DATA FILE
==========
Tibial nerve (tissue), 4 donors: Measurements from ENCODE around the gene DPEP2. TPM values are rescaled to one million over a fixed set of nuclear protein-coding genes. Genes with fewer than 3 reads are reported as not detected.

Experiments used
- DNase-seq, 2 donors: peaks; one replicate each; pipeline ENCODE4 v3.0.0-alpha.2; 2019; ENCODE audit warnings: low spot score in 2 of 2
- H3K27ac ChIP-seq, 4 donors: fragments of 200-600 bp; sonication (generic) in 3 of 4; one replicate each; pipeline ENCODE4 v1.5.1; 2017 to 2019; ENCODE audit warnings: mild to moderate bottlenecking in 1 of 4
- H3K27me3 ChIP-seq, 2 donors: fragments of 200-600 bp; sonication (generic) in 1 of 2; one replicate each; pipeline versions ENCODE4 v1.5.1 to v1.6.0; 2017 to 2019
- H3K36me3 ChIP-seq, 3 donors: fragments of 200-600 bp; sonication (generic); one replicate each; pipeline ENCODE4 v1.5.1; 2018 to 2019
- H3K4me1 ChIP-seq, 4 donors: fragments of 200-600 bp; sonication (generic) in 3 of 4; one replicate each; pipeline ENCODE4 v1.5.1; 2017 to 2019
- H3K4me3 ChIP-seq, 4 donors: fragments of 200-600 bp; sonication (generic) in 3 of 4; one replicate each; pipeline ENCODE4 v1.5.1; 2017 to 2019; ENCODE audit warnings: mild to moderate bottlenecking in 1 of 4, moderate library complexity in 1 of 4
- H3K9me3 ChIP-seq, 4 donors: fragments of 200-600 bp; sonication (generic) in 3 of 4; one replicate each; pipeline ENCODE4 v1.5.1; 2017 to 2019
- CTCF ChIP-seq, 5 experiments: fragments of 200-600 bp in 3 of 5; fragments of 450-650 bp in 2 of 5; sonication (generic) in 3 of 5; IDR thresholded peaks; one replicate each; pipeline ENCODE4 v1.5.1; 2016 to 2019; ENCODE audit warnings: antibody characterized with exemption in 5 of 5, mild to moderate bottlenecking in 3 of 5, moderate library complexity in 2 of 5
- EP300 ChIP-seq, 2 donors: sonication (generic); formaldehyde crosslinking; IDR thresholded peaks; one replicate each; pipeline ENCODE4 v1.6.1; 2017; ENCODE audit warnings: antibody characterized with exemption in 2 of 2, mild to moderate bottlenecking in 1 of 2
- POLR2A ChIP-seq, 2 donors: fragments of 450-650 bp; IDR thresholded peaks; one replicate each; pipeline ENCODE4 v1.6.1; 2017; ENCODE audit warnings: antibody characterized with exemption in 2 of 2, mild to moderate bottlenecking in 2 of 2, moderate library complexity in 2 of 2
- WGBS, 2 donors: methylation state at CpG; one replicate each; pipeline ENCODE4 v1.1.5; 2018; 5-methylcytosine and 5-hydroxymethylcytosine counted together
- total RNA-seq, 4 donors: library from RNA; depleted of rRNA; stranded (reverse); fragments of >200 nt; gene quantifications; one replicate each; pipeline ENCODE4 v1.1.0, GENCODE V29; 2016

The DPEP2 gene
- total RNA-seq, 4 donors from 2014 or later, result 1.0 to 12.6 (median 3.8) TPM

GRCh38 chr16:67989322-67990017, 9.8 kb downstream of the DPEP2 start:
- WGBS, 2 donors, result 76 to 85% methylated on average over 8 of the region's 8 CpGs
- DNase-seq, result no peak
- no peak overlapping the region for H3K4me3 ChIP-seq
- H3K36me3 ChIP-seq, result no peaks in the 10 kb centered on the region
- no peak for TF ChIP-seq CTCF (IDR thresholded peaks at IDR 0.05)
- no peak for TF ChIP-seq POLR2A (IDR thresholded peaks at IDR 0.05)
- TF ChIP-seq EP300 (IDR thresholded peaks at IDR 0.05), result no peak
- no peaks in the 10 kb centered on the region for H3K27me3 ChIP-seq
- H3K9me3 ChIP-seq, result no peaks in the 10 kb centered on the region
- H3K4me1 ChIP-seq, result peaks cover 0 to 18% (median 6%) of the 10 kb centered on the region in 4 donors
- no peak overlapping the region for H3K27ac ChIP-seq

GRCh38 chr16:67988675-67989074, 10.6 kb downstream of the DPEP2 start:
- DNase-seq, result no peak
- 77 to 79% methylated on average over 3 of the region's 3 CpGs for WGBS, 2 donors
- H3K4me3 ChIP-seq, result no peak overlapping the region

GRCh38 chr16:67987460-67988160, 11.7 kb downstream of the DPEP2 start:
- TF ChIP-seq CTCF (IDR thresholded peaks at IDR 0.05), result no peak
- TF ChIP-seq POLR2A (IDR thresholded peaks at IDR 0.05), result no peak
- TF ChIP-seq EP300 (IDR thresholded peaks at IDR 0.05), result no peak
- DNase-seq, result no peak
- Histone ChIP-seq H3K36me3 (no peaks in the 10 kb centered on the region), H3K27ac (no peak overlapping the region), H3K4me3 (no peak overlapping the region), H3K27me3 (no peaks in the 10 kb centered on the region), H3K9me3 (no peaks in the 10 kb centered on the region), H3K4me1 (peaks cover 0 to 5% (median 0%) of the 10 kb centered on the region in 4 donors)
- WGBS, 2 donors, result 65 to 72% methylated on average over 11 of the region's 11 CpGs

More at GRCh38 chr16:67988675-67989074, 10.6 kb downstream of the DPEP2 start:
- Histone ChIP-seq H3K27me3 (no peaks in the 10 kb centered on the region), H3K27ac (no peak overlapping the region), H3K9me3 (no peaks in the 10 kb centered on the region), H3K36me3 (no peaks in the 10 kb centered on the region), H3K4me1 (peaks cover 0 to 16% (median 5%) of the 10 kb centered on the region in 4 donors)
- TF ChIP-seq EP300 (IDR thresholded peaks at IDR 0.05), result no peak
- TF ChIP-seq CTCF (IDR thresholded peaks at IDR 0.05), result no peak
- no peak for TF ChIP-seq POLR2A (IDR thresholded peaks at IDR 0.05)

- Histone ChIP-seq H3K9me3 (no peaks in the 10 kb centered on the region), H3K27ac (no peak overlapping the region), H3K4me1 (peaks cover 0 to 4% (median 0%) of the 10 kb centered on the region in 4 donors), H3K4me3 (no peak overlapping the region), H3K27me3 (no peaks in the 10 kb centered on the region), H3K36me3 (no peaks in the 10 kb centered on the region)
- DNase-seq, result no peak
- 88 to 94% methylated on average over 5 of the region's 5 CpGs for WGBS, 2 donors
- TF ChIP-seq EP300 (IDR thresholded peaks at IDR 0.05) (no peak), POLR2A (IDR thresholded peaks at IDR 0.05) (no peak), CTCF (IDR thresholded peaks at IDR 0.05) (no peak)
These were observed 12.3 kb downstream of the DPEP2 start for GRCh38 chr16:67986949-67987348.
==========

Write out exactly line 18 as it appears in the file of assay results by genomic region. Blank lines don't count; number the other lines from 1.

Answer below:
- WGBS, 2 donors, result 76 to 85% methylated on average over 8 of the region's 8 CpGs